Simon Kelner: After all the euphoria, back to the harsh realities

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The Independent Online

Welcome to the first day of the rest of your lives. It's a little bit weird, isn't it? No need to plan meticulously your evening's viewing, making sure you don't miss the rhythmic gymnastics. No need to spend half the night in front of the computer in a vain quest to get tickets for the Olympic Stadium.

No need to hear that awful moniker Team GB. And no need to wrap yourself in a Union flag for a while. For two weeks, Britain has enjoyed a glorious diversion, but it has been much more than that: the Olympic Games has been nothing short of a phenomenon.

It has made us think that sport really matters. And in taking pride in the outstanding performances of our athletes, in revelling in the fact that we have put on a show that has impressed the world, in believing that we can be unified as a people, and find identity as a nation, through sporting achievement, we have bought into the idea that all this running and jumping and screaming actually amounts to something.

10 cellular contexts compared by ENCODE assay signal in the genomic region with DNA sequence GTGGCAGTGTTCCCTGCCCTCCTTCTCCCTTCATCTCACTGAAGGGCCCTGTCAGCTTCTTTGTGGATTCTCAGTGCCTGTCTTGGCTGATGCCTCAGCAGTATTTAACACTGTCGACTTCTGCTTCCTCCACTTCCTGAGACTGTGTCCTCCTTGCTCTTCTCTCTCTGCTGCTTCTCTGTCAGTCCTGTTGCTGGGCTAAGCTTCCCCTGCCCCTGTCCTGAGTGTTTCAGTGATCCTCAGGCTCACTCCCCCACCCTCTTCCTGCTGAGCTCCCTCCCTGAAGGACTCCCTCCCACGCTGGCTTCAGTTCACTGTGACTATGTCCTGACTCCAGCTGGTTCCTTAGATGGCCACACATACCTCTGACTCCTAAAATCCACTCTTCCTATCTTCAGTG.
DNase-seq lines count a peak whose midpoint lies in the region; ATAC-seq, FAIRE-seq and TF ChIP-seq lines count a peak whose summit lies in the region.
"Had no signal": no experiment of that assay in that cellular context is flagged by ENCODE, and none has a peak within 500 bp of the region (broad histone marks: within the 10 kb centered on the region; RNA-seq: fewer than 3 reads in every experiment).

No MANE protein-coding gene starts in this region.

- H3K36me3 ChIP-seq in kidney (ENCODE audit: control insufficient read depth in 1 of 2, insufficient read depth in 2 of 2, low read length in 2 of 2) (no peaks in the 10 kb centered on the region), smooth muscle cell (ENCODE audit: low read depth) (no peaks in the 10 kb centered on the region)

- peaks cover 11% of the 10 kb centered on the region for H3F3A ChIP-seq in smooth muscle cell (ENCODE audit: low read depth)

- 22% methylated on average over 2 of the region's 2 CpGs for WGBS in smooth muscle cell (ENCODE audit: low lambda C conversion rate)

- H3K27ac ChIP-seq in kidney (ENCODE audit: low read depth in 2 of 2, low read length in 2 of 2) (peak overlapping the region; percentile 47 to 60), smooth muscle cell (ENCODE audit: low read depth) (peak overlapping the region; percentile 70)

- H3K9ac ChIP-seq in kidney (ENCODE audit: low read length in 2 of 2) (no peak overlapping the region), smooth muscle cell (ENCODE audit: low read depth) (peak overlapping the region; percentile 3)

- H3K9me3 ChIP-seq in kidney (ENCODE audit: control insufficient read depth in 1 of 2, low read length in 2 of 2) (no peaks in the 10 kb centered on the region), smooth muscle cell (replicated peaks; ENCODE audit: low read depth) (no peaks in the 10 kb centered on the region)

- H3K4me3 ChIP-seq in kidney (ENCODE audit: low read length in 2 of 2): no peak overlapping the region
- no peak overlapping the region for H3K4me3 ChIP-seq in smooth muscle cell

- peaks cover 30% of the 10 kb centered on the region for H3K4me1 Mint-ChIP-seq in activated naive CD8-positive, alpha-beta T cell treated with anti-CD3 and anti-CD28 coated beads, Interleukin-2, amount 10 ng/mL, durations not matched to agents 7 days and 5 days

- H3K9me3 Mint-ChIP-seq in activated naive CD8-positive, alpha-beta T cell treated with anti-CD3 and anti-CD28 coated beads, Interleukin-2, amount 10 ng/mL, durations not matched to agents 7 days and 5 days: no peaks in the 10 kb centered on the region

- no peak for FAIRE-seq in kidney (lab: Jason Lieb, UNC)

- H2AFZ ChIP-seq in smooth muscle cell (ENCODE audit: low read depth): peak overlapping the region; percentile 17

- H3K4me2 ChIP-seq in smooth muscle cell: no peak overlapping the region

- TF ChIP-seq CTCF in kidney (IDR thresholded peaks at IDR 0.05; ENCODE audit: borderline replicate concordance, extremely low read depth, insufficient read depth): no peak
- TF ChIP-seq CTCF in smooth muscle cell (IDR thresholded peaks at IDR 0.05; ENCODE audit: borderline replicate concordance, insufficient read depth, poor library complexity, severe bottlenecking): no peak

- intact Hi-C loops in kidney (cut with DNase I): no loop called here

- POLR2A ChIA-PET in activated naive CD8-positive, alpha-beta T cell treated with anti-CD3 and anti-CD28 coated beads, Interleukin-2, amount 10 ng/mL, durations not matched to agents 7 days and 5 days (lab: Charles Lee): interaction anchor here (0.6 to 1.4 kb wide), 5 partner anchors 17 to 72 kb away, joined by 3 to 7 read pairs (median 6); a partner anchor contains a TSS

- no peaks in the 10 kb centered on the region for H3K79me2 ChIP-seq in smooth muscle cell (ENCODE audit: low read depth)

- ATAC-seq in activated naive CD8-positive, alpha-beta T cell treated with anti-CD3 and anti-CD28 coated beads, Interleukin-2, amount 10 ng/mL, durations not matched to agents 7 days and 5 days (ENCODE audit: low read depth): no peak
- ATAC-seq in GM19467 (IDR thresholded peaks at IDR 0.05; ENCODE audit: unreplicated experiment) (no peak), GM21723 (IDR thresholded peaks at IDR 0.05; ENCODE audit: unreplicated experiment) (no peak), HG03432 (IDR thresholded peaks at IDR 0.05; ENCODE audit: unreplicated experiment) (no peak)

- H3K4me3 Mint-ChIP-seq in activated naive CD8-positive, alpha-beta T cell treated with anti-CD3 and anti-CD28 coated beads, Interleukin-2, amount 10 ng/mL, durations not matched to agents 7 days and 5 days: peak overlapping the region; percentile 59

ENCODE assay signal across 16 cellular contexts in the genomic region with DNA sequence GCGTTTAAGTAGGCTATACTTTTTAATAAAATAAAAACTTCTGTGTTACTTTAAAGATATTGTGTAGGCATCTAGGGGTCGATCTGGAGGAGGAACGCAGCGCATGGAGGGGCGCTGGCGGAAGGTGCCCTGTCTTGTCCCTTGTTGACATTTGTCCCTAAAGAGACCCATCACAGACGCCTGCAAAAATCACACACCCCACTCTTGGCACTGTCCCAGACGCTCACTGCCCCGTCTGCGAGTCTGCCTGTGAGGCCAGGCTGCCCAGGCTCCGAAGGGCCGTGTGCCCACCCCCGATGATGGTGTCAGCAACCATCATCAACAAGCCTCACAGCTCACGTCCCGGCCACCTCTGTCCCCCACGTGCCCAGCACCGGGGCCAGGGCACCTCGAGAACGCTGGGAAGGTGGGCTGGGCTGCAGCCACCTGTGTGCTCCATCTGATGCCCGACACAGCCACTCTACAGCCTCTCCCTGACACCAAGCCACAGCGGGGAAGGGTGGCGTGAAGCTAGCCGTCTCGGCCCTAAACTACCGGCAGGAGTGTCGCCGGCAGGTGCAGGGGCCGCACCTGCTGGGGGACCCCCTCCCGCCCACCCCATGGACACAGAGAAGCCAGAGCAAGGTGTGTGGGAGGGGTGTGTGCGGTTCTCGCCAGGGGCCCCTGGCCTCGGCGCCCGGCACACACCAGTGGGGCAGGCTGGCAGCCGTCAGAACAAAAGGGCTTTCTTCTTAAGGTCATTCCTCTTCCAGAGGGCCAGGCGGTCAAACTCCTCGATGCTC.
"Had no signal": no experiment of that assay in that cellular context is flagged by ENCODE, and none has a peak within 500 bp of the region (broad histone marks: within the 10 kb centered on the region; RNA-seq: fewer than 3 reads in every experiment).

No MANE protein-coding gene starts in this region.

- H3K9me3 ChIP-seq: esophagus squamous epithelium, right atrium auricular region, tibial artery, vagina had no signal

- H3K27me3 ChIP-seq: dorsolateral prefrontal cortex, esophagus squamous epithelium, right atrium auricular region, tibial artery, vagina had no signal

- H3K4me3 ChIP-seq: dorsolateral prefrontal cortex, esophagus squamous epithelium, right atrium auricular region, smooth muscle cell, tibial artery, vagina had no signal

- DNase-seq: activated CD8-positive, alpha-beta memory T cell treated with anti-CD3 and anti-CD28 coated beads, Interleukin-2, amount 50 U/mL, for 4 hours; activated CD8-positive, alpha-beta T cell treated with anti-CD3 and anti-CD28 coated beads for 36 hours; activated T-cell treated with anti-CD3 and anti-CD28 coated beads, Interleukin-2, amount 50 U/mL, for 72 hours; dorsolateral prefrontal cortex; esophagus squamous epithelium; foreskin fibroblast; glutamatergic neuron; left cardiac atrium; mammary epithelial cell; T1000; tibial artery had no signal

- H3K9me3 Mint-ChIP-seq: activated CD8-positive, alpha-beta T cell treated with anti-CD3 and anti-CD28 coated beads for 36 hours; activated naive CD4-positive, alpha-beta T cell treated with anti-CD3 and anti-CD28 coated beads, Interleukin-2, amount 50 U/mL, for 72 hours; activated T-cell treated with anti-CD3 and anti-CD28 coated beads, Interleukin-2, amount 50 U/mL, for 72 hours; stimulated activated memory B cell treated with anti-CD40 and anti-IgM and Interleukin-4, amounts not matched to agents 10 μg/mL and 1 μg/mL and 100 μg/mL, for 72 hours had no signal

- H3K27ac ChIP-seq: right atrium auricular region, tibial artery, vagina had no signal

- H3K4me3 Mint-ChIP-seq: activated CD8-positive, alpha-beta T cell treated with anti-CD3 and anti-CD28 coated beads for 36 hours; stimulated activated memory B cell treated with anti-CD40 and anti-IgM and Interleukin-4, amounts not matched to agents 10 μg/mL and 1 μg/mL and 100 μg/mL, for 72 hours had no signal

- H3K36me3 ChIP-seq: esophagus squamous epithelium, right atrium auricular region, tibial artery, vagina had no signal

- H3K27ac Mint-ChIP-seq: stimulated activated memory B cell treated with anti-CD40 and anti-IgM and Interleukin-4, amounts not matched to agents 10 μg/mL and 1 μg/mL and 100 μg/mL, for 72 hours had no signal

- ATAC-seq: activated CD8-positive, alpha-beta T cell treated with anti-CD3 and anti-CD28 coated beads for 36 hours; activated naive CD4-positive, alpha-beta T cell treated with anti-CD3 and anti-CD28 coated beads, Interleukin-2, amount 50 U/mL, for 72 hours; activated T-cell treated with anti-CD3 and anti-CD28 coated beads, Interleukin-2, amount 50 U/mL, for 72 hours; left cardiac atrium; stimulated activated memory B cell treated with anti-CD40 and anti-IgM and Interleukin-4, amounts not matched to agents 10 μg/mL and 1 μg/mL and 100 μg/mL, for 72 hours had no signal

Perhaps it will. Perhaps we will take our cue from the volunteer army, and become much more helpful and public-spirited individuals. And perhaps London 2012 will be the catalyst for an era of communal effort, when people see the benefit of pulling together. But somehow I doubt it. In no time, the political opportunism of announcing a greater investment in sport in schools will be seen as just that, and when the question of selling off playing fields comes up in the future, the same old financial imperatives will hold sway.

That's not to say that we will be unaffected by this past fortnight. We have learnt a lot about ourselves, and the message that Britons come in all shades, and from all backgrounds, is a positive one. Our two greatest Olympic heroes – a mixed race woman and a man who migrated here from Somalia – present a picture of modern Britain that we should all get behind. This fits in with the image Danny Boyle painted all those moons ago of a polyglot country that was vibrant, and chaotic.

He was wrong, however, on the last count. Anyone who went to an Olympic event can't fail to have been impressed by its organisation, or by the efficiency of the transport system, or by the flawless presentation. I have never thought we were very good at the service industry thing but this Games showed that we can do it. Everywhere, people were made to feel welcome and that nothing was too much trouble. The hoteliers and restaurateurs of Great Britain would do well to take note.

We will have to see how the legacy pans out, but for a magnificent two weeks we have lived in a bubble where all notion of impartiality has been suspended. Today real life starts up again.

And, in language Bradley Wiggins would recognise, we face a long, hard climb.